The Councillors & Wards are as follows – LABOR: Iskandar/Central, Haylen/North, Tsardoulias/West, Woods/South. GREENS: Phillips/Central, Ellsmore/North, Brooks/West, Leary/South. LIBERALS: Gardener/North, Tyler/West INDEPENDENT: Macri/Central, Hanna/South.
Tree Management – Inventory, Master Plan & Policy Framework – The state of the Marrickville Street Tree Urban Forest are drawn from the Street Tree Inventory Report. For a summary see – http://bit.ly/PURYpe
The recommendation was to -
- receive & note the report;
- provide a capital budget of $170,000 in 2013/14 for street tree removal & replacement;
- where capital renewal reconstruction works are undertaken & conflict exists between a street tree & footpath renewal made with concrete, that conflict shall be resolved by removal & replacement of the tree & installation of the concrete footpath; &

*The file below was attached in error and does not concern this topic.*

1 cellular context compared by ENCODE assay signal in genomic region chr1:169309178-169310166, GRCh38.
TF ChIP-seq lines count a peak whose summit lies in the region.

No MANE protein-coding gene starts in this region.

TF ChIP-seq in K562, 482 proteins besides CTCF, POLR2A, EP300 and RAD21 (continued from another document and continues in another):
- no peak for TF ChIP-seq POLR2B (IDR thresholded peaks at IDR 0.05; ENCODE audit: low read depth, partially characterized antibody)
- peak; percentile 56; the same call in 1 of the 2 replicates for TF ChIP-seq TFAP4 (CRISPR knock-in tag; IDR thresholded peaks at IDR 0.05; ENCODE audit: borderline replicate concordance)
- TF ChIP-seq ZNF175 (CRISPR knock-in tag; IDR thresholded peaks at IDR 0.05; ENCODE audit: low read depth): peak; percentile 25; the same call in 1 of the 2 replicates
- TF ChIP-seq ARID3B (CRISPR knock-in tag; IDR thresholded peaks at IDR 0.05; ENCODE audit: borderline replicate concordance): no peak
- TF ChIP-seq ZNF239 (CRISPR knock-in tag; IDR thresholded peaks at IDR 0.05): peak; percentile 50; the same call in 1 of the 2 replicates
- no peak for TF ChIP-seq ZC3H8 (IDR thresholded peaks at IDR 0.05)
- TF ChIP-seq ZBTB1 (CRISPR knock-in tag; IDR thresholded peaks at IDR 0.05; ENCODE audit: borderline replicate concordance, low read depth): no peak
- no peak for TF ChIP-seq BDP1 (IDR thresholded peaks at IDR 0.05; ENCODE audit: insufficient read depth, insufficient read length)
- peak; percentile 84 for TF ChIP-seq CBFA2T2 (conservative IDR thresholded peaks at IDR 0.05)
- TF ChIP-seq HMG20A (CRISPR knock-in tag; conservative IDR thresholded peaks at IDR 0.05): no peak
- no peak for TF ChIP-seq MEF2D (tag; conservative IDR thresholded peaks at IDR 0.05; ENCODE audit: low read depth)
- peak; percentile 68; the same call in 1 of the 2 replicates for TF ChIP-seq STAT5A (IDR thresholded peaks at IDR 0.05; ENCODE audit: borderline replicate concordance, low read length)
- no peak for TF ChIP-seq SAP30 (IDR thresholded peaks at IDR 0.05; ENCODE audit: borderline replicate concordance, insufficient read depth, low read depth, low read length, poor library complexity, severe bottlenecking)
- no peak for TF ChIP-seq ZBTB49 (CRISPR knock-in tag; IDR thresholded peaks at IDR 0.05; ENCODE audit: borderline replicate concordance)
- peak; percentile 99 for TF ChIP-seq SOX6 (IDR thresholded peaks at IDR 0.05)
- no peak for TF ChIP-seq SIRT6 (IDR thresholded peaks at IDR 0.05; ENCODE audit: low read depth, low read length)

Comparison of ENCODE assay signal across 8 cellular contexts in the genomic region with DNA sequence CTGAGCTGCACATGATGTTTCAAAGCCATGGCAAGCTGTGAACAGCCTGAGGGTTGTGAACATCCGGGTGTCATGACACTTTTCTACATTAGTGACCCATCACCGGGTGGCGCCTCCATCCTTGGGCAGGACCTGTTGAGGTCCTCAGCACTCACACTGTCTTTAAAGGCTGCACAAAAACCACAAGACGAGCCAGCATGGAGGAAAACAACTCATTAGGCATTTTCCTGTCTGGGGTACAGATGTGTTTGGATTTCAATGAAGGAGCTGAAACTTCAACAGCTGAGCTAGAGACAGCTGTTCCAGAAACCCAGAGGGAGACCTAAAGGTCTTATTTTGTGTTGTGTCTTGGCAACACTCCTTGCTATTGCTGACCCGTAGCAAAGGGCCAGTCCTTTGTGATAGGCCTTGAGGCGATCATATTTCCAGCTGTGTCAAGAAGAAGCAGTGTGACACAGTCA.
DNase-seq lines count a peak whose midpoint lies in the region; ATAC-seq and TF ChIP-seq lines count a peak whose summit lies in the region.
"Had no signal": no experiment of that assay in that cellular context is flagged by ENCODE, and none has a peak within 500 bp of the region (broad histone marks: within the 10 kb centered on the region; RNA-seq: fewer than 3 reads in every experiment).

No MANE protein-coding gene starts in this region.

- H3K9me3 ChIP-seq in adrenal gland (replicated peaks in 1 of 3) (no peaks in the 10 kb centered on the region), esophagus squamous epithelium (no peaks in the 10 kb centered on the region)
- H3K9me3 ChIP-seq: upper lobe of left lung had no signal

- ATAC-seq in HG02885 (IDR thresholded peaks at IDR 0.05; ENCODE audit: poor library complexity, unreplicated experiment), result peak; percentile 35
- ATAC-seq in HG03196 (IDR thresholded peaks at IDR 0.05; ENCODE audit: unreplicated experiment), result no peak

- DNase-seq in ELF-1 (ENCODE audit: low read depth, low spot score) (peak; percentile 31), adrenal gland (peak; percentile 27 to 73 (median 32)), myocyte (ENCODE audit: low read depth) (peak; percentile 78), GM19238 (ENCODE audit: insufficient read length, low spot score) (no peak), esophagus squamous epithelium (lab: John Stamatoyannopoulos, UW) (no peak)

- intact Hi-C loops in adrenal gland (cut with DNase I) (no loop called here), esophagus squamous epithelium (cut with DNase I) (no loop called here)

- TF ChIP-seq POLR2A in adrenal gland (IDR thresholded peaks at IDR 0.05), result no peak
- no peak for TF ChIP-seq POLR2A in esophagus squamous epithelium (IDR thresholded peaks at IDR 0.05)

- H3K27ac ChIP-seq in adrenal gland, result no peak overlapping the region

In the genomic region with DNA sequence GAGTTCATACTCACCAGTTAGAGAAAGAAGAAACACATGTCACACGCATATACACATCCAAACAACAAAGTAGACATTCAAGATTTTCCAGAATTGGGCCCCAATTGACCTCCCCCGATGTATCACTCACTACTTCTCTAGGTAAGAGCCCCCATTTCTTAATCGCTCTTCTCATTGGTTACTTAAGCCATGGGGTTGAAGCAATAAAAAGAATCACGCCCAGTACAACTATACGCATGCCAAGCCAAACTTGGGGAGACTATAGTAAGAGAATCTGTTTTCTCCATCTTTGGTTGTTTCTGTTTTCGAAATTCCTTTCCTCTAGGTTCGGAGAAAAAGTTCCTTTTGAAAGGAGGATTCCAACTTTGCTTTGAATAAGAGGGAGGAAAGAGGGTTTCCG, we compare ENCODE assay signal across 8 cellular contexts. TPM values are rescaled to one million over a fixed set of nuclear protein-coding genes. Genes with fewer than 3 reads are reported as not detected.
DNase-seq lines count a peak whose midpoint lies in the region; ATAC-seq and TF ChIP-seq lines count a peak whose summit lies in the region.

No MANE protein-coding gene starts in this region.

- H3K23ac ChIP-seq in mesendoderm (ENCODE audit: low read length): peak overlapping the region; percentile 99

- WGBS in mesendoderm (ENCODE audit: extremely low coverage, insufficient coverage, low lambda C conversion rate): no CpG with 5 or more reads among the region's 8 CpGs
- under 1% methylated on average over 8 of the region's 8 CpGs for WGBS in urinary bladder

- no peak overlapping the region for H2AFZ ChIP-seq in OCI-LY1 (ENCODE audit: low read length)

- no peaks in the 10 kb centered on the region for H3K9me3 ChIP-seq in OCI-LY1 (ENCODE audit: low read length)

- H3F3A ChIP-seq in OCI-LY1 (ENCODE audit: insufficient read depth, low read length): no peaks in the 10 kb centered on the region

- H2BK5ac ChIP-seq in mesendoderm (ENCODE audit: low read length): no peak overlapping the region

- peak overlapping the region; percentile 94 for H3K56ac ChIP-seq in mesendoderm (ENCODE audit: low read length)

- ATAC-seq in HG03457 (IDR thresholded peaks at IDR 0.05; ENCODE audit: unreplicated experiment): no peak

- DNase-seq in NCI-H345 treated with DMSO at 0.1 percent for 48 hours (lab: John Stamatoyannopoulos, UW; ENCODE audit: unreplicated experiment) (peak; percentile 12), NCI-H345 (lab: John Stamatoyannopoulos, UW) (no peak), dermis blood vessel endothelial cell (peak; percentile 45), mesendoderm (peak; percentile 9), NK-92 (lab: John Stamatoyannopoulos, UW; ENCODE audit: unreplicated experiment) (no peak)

- advise & clearly enunciate any changes to the policies & controls governing tree management within the Marrickville Local Government Area.
There were 10 speakers (including myself) against the recommendation & 1 speaker for the recommendation. For brevity I will outline the issues discussed rather than each speech. The report was described as draconian, shocking, contentious, preposterous & something that inflamed the community.